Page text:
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Q&A: Catching up with Catherine Lee
The Lee family came out to support Catherine Lee at Eastside High School, where her jersey (No. 27) was retired. Lee is the first Eastside softball player to have her jersey retired.

Catherine Lee made history on Tuesday, as she was the first softball player to have her jersey (No.27) retired by Eastside High School. We sat down with Lee for a few minutes to talk about what it meant for her, life after college and if she’d ever consider coaching.

The Covington News: For you to come out here and get your jersey retired, from what I understand you’re the first softball player (at Eastside) to ever have a jersey retired. What does it mean to you?

Catherine Lee: It means so much. To be out here in front of so many of my friends and family, former coaches and teammates, it means a lot. Everybody’s been so supportive and very excited. I kind of joke around. I told everybody that 27 wasn’t actually my original number here at Eastside. Pete Mattice, who was the coach before coach [Heather] Wood, my junior year – and everybody that I played with would appreciate this – I was late to the bus to our first tournament. I was No. 12 because that’s what Eddie Perez was, he was a catcher for the Braves. He took my number and gave it to an underclassmen and gave me 27. And then I had some of the best years that I’ve ever had in high school, so I don’t think 27 did me wrong. It means a lot.

CN: I understand you do color commentary for Mizzou, so what’s that like?

Lee: It’s so fun. First, they told me I was too colorful for color commentary, and then they realized our coach is very specific – he has a very strategic way he plays the game. More than any other coach I’ve ever had, so I think they found some value in bringing in somebody who knew his system a little bit. And every now and then I get a pretty funny comment in there. So I think they liked me doing color. But I love it. It’s so much fun. As you know, the SEC just kicked off the ESPN SEC Network, so I’ll be able to do it a little bit with the SEC Network. That’s what I’m really pumped about. I’ll keep you posted on how it goes, but right now I’m hoping it goes well. I’m listening to a lot of baseball so I can get the lingo down, but softball is it’s own sport so we’ll see.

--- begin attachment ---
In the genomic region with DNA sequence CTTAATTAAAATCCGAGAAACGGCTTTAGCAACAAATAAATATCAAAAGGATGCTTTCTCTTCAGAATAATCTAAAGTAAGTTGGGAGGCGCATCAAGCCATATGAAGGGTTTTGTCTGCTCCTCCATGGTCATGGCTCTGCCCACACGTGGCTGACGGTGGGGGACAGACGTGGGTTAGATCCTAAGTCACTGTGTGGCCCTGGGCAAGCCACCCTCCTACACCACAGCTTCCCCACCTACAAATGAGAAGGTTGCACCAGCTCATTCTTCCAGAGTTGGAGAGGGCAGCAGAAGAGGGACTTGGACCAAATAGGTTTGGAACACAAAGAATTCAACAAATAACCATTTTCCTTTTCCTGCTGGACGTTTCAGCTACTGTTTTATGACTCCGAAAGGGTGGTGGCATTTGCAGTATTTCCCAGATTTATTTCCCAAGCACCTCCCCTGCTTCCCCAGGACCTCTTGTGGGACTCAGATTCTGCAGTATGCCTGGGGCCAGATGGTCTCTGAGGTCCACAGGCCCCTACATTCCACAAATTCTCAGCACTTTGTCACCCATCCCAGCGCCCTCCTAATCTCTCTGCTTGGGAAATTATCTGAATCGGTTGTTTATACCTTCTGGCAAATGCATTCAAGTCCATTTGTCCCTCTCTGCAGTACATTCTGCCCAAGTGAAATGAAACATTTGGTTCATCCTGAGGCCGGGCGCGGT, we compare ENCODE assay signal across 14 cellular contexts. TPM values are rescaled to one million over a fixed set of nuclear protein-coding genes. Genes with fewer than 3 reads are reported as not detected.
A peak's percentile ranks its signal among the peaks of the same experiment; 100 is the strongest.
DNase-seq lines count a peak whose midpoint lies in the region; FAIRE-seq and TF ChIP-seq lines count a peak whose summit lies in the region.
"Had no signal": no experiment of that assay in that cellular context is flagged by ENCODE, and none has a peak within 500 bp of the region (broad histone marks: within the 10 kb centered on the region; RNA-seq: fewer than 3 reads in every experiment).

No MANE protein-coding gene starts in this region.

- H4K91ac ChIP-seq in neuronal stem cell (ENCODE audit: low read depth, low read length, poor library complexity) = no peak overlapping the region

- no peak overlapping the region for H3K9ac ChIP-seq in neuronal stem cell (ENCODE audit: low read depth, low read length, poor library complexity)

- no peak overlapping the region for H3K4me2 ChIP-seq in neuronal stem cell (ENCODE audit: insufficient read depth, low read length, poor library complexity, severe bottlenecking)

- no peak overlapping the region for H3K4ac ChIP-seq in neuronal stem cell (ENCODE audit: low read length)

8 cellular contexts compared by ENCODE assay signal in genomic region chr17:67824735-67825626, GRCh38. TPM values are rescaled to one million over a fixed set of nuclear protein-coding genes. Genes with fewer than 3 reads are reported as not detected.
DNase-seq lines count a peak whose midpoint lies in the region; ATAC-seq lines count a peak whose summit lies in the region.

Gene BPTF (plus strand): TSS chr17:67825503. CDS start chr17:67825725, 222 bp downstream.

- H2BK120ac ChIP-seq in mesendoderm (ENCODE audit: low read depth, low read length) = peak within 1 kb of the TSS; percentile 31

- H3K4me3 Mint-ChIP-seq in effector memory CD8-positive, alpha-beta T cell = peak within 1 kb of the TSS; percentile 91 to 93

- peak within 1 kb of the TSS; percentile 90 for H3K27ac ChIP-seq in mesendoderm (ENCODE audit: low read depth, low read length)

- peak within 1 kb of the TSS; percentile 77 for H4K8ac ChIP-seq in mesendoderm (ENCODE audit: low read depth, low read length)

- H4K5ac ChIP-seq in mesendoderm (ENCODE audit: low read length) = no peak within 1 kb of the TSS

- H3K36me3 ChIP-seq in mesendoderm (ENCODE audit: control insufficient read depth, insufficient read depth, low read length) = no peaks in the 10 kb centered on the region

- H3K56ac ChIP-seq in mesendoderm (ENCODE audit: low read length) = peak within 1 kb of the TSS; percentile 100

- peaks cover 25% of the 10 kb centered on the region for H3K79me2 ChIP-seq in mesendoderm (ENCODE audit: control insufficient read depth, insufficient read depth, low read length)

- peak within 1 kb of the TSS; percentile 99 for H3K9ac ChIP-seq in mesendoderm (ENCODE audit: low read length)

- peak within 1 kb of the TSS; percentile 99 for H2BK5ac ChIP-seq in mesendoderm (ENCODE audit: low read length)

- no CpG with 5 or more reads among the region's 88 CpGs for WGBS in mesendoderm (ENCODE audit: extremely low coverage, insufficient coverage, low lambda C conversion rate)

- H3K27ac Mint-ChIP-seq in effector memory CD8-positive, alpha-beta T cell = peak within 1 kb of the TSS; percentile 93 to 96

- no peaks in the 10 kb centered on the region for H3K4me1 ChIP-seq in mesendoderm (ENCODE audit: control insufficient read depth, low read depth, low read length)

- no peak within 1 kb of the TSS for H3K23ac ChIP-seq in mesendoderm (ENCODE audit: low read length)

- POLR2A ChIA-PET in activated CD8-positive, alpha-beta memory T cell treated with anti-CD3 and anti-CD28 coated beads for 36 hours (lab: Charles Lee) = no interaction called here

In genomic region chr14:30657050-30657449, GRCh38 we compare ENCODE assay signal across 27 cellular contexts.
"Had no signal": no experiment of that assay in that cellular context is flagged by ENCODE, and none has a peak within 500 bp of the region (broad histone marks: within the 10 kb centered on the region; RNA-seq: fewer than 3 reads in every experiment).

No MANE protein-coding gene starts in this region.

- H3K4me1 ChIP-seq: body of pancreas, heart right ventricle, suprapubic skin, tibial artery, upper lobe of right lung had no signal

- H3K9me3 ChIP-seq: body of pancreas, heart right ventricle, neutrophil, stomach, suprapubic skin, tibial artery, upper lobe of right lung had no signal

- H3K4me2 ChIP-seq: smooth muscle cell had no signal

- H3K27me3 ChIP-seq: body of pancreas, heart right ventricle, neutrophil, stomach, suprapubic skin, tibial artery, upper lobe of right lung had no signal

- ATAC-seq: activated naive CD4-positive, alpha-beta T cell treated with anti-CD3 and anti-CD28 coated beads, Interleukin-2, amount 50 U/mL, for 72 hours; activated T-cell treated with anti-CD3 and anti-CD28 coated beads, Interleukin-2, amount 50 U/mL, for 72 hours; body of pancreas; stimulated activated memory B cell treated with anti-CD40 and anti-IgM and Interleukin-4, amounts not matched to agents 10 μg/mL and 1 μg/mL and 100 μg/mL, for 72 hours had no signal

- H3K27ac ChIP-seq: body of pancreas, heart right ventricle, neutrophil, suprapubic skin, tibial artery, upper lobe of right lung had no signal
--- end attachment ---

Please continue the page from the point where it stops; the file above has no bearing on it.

CN: You’re also getting your doctorate, what are you getting it in?

Lee: So I just started my doctorate, actually last Monday was my first day. I graduated. It’s been about a year since I haven’t been in school, so I’m shifting my mode a little bit. I’m working full time and going to school. So many people have done it before me, and they’ve all said it was this hard, and I believe them. I’ve been in it for a week right now, and I’m already a little bit overwhelmed. I’m getting my doctorate in the education counseling psychology school. The idea behind getting my doctorate is just to have doors open for opportunities to kind of further my career in athletics. I love development and fundraising. It’s so much fun. It’s perfect for me. I get to talk all the time, which is my favorite. Mizzou has really opened a lot of doors for me. Who knows where I would’ve been if I hadn’t of ever made it that far. I’m excited for the opportunity, and I’m looking forward to it. It’ll probably take me about three years, so ask me in about a year how I feel about, and we’ll see.

CN: What are your goals after graduation?

Lee: I’d love to be an athletic administrator somewhere on some level. I love college athletics. I have a big passion for college athletics. I’m grateful for the opportunities I had, for the opportunities it affords these girls to be able to further their lives beyond just sports. Hopefully, I can kind of do that for generations behind me.

CN: Could you ever see yourself coaching at any level?

Lee: Yeah! I actually was a travel ball coach after I got done playing. I did that for a couple years. I started coaching a group of girls and they were sophomores so I coached them for a couple years. A lot of them made it to college play, which I’m really proud of them all for doing. It was fun. I never thought when I was a player, I would coach. I was always very, ‘how am I going to teach these girls?’ I knew the game like the back of my hand, but still at the same time I was just very nervous about coaching some of these girls. I love it. It’s a lot of fun, but I think that if I ever did coach it would be on the high school level. I don’t wanna put my fate in the hands of a bunch of 18- to 22-year-olds. Only because I was one.